Wednesday, Jan. 4, 2012 | 3:32 p.m.
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2012 Miss America Pageant
For the seventh consecutive year in Las Vegas, 53 of America’s most talented, intelligent and beautiful women arrive at Planet Hollywood on Thursday to kick off a week of preliminary competitions that will culminate in the 91st Annual Miss America Pageant airing on ABC on Saturday, Jan. 14. “The Bachelor’s” Chris Harrison and “Dancing With the Stars’ ” Brooke Burke-Charvet return as co-hosts.
The 2012 judges are Kardashian matriarch Kris Jenner, “DWTS” pro dancer Mark Ballas, actress Teri Polo, “Bachelor” producer Mike Fleiss, “Good Morning America” lifestyle anchor Lara Spencer, Univision TV host Raul De Molina and “Extreme Makeover: Weight-Loss Edition” host Chris Powell.
For 18-year-old Nebraska native Teresa Scanlan, it will mark the end of her yearlong reign as she crowns the 2012 winner. One of the youngest Miss Americas reflects on the 12 months that have changed her life.
It seems like an entire year has been about 5 minutes. Growing up, I never believed that time went by really fast. My parents would always say that the years just fly by the older you get, and I never believed that until this year. This was the fastest year of my life. It was a blink, and then it was done. Now I’ve got a week left in Las Vegas before I crown the next Miss America, and she’ll set out to have the same year that I just did.
It doesn’t seem like it could possibly have been 12 months because every time I come home, I feel like I never left and that this has all been a dream. It feels like it’s been one long night of dreaming -- and now it’s over. That’s bittersweet. I’m ready to go to college, I’m ready to move on, but I’m also going to miss it a lot. I’m going to miss just about everything about it.
The Miss America Organization is kind of like my baby now. I’ve invested a year into it and my everything. It has been my passion, and I put in my energy and time and absolutely loved it. Now I want to make sure that the next Miss America takes it seriously and does the job well and is the right person. I know that it is going to be the right person, that God will choose whoever it is.
I still feel like maybe I was a little more mature than most when I won, yet in the past 12 months, I still feel like I’ve grown up about 35 years. The experiences that you have, the things that you learn, the people that you meet, the things that you see, many people don’t get these experiences until near the end of their life.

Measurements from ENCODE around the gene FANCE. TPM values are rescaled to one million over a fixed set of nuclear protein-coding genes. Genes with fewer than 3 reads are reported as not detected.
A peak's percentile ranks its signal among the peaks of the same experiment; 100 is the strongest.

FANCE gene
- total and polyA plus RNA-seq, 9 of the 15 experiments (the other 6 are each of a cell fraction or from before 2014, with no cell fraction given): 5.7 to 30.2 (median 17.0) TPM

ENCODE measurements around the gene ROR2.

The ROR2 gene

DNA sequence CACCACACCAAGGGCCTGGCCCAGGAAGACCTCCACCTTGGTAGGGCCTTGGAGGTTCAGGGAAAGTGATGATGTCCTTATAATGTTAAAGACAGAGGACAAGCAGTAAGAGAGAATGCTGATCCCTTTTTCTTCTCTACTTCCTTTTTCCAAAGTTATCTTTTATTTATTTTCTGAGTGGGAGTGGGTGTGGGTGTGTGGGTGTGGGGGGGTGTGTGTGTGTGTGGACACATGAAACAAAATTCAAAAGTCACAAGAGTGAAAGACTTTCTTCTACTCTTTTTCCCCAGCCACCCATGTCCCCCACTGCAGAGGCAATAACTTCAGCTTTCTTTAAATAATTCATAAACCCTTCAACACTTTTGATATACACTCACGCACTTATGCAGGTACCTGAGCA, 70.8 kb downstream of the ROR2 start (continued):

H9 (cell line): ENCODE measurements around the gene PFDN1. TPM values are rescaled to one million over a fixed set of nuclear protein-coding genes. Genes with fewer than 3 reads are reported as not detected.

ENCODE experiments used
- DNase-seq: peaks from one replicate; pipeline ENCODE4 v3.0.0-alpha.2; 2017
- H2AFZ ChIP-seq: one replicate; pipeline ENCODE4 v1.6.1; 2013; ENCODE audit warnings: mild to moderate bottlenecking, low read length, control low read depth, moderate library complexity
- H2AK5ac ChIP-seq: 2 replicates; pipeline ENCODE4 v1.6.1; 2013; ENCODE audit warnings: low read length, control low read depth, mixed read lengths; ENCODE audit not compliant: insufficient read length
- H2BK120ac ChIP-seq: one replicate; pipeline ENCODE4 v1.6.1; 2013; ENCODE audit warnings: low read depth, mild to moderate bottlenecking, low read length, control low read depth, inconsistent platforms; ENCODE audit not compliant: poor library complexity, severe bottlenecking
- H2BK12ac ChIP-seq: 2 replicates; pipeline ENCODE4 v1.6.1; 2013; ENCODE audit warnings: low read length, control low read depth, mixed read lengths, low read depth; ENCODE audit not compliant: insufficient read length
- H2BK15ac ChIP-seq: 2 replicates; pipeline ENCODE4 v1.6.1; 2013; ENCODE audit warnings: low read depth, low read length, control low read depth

I packed about 20 years of life into one year. It’s just incredible how much that has changed me and made me grow and matured. My eyes have been opened, and my horizons have been expanded. I am more well rounded now than ever before in ways that I never would have imagined. There have been surreal experiences where I continue to think, “How is it at 18 years old I’m doing this?” It just blew me away, but then I began to let go of my age even more and stop thinking of myself as 18 because it wasn’t about how can an 18-year-old do this? It was just this is what I’m doing, this is my job and embracing everything that I was able to do.
So, at this point, I feel unfettered. I don’t think about my age as affecting anything in life. I just see the potential and the opportunities. I feel that you’ve grown up when you no longer think your age stands in the way of anything and the opportunities ahead.
What a year! So many favorites, so many different things. One day I was in Avon, Ohio, for the National Duct Tape Festival, and the next day I was in New York City with Britain’s Prince Edward. I absolutely love making things with duct tape. The Duck Brand duct tape people contacted me after the pageant, and we were able to do some really fun projects together. I was the grand marshal of the Duct Tape parade.
I signed autographs for thousands of people there, and all of these little kids gave me their duct tape creations: duct tape wallets, jewelry, all of these things. Then right to New York to work on fundraising advocacy for the Duke of Edinburgh’s Award. We spent four days with Prince Edward in Boston, Washington, D.C., and New York City, doing events for the award. That was really incredible. We had a wonderful time, and he’s just a great, great guy.
There is no way to decide on just one most memorable, meaningful moment. The opportunities that I’ve had this year are so diverse that I can never pinpoint just one. However, the work that we’ve done with Children’s Miracle Network Hospitals, with those children in the hospitals and with the military and the USO, are definitely meaningful and memorable experiences.
I will never forget 6-year-old Chance Armstrong from Kansas. He started developing a little crush on me in Orlando, so when we went to Washington, D.C., he went with his mom to DC cupcakes and he got me a cupcake with a heart on it and he asked me to be his girlfriend. He’s just the most fun little boy. He was a preemie, and all the medical people said that he would never be able to walk, talk -- that he would never develop any skills. His mom decided not to listen to them. She took him anywhere she could for physical therapy, and now he is much, much smarter than the children in his age group.